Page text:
Summer is wildfire season in the American West and it is off to a blazing start.
As of Monday, according to the National Interagency Fire Center, fifty-nine large wildfires – defined as greater than 100 acres – are currently burning in nearly a dozen states. These include Alaska, California, Colorado, Idaho, New Mexico, Nevada, Oregon, Texas, Utah, Washington, and Wyoming.
One of the newest conflagrations, the Ferguson Fire, is raging just outside of Yosemite National Park in California’s Sierra Nevada mountains. At the height of tourist season, the fire has closed down Highway 140, one of the main entrances to the Park. It has forced the evacuation of several communities along Yosemite’s western edge as well as some hotels inside the Park. Ignited on Friday, the fire has burned more than 9,000 acres and is only 2% contained. Sadly, it has also claimed the life of one firefighter who was battling the flames.
Another hard hit state is Colorado, where seven large fires are burning. The largest is the Spring Creek Fire, which stared at the end of June and has burned more than 108,000 acres in Costilla and Huerfano counties.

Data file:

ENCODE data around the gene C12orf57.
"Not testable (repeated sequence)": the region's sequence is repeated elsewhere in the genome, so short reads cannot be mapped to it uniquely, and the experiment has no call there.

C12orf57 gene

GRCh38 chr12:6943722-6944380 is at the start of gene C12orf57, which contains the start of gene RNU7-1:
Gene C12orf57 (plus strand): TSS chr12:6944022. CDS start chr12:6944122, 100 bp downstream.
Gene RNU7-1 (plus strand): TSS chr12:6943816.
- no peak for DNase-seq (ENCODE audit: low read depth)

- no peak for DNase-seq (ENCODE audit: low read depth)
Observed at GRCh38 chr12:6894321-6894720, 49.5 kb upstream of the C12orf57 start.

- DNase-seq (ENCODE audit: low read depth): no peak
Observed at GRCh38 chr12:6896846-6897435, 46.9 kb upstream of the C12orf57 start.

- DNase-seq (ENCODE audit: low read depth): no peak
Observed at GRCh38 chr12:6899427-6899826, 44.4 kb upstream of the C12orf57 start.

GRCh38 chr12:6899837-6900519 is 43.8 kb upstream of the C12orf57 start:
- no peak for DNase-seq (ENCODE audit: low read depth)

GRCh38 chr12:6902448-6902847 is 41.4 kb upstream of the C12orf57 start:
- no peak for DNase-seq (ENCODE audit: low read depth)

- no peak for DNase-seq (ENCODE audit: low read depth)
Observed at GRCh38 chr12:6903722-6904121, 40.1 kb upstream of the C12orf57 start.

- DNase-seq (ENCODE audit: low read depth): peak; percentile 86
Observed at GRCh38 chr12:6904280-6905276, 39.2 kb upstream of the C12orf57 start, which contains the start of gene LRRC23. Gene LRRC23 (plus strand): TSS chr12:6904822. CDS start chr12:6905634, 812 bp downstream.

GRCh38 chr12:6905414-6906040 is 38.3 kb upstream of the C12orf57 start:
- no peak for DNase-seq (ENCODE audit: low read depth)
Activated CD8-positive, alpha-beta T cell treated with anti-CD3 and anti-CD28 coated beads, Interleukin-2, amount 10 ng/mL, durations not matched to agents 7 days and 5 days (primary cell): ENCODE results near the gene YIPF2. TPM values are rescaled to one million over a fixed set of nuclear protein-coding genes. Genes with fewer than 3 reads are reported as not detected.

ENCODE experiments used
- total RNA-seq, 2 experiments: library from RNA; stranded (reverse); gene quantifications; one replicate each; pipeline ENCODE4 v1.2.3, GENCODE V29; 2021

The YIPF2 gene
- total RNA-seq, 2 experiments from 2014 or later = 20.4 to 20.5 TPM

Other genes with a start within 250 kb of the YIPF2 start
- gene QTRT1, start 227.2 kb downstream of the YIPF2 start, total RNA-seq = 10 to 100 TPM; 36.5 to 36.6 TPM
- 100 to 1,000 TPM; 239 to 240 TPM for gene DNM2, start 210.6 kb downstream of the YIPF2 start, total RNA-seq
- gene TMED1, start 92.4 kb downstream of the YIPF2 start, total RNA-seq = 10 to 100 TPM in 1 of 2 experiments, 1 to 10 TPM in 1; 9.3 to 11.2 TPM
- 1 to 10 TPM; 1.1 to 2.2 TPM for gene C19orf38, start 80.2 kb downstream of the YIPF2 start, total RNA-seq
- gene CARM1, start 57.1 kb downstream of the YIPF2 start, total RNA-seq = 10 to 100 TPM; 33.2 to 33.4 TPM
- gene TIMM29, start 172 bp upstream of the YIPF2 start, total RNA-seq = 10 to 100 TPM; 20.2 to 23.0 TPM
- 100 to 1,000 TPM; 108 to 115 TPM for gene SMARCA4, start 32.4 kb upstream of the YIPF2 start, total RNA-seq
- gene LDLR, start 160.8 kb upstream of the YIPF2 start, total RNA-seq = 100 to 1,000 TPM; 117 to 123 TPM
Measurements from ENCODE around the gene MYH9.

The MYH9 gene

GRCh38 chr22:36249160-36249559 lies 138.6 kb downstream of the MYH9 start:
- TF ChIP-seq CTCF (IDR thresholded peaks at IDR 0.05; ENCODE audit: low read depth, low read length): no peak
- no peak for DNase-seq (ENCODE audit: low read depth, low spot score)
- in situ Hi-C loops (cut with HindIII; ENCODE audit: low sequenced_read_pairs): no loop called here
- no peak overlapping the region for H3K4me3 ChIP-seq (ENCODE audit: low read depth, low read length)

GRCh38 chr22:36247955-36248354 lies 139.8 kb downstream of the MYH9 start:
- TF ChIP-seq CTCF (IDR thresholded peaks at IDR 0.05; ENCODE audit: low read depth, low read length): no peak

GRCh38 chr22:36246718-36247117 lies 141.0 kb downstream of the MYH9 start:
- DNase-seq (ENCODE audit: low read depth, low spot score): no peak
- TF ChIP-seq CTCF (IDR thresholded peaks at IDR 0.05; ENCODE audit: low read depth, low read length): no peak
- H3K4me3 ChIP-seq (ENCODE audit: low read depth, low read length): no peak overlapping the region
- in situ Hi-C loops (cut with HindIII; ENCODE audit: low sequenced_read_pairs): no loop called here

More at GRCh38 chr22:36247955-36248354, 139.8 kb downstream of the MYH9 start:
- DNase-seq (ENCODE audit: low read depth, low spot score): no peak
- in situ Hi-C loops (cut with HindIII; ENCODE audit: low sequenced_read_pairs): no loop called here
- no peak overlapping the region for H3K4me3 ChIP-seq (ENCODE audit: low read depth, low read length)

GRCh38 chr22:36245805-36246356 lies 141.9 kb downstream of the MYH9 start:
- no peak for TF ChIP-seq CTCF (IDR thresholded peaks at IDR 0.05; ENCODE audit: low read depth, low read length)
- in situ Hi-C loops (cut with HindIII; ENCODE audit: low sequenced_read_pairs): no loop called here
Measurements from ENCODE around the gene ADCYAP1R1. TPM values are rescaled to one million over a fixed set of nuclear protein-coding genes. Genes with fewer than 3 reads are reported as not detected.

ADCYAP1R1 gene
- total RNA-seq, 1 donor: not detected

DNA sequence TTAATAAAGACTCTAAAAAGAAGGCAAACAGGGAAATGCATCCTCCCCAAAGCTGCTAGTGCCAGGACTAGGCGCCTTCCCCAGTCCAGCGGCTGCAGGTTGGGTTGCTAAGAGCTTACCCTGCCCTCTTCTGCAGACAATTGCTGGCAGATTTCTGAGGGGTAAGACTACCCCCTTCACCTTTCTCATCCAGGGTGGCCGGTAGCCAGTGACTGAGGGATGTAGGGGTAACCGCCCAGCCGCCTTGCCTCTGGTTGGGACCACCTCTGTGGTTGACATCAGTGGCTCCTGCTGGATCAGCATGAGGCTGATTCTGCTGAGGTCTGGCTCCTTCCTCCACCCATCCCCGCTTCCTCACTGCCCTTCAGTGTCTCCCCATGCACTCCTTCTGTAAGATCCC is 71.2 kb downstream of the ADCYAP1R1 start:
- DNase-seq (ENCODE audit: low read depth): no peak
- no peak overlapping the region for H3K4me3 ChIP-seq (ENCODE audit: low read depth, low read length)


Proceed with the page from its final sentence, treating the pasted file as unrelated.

These huge fires are being fueled by extremely hot and dry conditions that have left the region’s vegetation susceptible to any type of spark. Just a few days ago, excessive heat advisories were in effect for a large swath of the west as temperatures soared well above average.
Year to date, 3.3 million acres in the US have been charred, which is above average for this point in the season. The country’s worst wildfire year on record was 2015 when more than ten million acres burned.